cepp_logo5.gif (13296 bytes)


newspaper.gif (867 bytes)

<Back to Articles Page

The following article was written by Coleman Patterson and appeared in the Business section of the Abilene Reporter-News.

Divide labor--increase production, July 14, 2006, 7D.

In 1776, Adam Smith published his famous book, The Wealth of Nations.  In that book, he described some key economic and business principles that still hold true today.  The first chapter of his book described the concepts of division of labor.  His classic example describes the work processes and production of workers in a pin-making factory. 

Smith described that making pins involved drawing out, straightening, cutting, and whitening wire, grinding points, and making and attaching heads to the wire.  Several distinct operations were also required to make the heads.  Completed pins also had to be bundled and packaged.  In total, about 18 distinct tasks were required to make pins.

As described by Smith, novice workers who created pins entirely by themselves could each perhaps “make one pin in a day, and certainly could not make twenty.”  Workers probably had to put on and take off gloves, locate and handle tools, move between workstations, and learn or relearn skills that had not been recently practiced.  Extending Smith’s conclusions, a group of 10 novices working by themselves could produce no more than 200 pins in a day.

Smith also described the work of pin makers employed in a factory.  Rather than working independently and performing all of the tasks by themselves, these workers functioned as a team and each performed only a few of the 18 pin-making tasks—which they did everyday.  Smith estimated that the total daily output for this group of workers was 48,000 pins or 4,800 pins per worker each day.  Smith gave three reasons for those tremendous gains in productivity.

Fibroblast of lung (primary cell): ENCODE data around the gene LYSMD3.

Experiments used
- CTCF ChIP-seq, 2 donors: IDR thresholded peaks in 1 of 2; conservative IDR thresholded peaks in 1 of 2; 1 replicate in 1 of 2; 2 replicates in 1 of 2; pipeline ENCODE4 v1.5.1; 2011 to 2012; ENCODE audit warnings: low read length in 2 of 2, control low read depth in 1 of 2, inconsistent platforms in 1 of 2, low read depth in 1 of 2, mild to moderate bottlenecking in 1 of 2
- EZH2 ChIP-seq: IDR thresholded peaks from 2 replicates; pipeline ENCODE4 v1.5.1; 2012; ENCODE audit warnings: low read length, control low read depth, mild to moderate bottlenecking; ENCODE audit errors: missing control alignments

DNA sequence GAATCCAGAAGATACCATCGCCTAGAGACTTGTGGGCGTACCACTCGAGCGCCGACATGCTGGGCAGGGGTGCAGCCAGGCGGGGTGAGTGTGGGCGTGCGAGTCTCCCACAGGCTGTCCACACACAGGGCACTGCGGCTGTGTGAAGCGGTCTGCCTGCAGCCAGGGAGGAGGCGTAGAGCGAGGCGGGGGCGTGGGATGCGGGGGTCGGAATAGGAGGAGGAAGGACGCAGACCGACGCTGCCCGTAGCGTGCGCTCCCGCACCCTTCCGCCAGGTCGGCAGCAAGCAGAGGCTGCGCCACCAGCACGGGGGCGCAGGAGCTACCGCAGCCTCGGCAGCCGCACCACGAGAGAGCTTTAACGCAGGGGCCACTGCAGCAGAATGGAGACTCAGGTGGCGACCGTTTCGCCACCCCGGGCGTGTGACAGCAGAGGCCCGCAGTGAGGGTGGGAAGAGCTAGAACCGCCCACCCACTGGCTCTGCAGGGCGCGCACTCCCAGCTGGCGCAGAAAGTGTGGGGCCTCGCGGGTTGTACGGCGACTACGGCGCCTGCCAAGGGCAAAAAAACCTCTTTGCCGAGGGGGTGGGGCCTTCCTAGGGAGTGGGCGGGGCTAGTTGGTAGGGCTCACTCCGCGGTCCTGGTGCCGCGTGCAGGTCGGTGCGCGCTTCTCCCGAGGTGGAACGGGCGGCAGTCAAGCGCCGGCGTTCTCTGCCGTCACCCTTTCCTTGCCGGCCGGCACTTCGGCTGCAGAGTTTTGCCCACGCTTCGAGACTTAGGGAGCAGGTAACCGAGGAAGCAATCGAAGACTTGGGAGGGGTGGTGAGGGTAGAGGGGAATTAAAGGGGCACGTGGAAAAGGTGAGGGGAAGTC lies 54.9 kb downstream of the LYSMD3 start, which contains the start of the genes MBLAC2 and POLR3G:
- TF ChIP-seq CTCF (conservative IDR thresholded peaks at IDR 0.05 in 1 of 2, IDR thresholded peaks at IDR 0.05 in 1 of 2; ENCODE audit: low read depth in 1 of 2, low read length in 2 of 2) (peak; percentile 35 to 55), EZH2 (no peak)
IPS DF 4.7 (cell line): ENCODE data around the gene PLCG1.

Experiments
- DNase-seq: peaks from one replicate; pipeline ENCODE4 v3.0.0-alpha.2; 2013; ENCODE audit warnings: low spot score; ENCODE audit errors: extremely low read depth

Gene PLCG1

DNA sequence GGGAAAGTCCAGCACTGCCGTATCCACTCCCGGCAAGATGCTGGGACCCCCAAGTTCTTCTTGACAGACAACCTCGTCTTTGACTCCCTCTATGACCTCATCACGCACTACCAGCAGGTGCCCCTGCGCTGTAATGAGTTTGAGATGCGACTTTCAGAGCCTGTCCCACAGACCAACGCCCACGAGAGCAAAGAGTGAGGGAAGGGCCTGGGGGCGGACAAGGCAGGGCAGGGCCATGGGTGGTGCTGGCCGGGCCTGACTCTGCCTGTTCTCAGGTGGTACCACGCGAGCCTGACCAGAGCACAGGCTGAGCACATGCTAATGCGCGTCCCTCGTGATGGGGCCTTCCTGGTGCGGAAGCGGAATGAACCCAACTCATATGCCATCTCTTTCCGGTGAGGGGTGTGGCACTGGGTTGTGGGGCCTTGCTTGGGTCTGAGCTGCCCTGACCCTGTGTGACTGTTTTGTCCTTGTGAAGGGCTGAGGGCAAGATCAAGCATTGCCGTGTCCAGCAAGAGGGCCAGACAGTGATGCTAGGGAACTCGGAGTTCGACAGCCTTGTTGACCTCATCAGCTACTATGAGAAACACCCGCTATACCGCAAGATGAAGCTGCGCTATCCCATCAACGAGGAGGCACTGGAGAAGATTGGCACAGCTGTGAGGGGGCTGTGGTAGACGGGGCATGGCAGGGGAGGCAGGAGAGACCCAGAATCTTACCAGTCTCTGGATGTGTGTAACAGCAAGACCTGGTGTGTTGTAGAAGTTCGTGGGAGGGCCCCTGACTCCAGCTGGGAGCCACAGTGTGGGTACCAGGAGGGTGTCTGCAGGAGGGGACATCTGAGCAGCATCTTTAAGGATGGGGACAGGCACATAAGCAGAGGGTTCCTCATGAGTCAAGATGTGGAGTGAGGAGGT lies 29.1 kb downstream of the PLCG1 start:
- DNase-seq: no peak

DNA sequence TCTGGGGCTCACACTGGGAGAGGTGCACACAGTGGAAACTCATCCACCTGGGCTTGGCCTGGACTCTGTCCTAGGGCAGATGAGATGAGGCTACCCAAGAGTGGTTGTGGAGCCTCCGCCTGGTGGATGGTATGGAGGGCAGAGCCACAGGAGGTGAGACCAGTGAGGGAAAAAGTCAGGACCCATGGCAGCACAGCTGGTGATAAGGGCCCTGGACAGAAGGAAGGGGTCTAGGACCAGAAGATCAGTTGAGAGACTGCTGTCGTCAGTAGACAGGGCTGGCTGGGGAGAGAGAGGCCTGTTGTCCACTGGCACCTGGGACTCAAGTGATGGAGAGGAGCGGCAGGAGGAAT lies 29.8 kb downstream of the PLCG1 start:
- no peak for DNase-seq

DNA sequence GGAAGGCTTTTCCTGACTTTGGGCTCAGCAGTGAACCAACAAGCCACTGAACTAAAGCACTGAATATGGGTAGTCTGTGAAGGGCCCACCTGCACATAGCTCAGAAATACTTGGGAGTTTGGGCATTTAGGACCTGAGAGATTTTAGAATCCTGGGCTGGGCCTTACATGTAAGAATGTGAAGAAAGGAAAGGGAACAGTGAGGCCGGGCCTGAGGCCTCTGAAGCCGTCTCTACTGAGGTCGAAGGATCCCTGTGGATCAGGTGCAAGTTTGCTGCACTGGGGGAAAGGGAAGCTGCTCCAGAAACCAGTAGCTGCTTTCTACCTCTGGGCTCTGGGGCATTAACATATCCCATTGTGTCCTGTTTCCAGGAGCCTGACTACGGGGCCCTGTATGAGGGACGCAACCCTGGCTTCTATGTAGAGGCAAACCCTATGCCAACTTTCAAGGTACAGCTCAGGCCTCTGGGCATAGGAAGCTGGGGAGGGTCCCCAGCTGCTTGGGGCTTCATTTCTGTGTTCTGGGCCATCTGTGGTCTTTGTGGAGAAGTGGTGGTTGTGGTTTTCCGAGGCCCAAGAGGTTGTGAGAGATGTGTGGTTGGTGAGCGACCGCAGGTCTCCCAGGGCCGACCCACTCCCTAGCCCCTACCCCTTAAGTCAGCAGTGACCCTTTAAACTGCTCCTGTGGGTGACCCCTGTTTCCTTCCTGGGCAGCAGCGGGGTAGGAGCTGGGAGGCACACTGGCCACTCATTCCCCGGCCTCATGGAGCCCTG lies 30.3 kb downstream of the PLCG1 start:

When physical tasks are continually repeated, the body learns to automatically perform the motions with minimal concentration or mental effort—he called this dexterity of the worker.  Smith also recognized that dividing labor does away with time wasted moving between work stations, locating tools, putting on equipment, and learning/relearning tasks.  Lastly, by performing the same tasks day in and day out, workers can envision and construct machines to aid them in their work and to make production more efficient.

Smith suggested that the division of labor contributes to nations becoming wealthy and prosperous.  He described that by everyone in a society working in a job where they could become specialists, the benefits of the division of labor would arise and considerable excess output would be produced.  When division of labor occurs in every job and industry in a society, excess production would occur throughout all areas of society.  By then trading the excess output of workers throughout society in a common marketplace, all people could enjoy more goods and services at lower prices than if they had all worked independently for all they needed.

In addition to the tremendous differences in output between Smith’s workers, there is another significant difference.  The factory workers were organized.  Organization requires a coordinating mechanism—or manager.  To reap the benefits of division of labor, groups and organizations must have workers who specialize in defining jobs, training and supplying workers, and controlling the flow of work.  Part of that specialization includes understanding the principles and benefits of the division of labor.

<Back to Articles Page

reporternews.gif (5314 bytes)

© 2006, 2007, 2008  Coleman Patterson, All Rights Reserved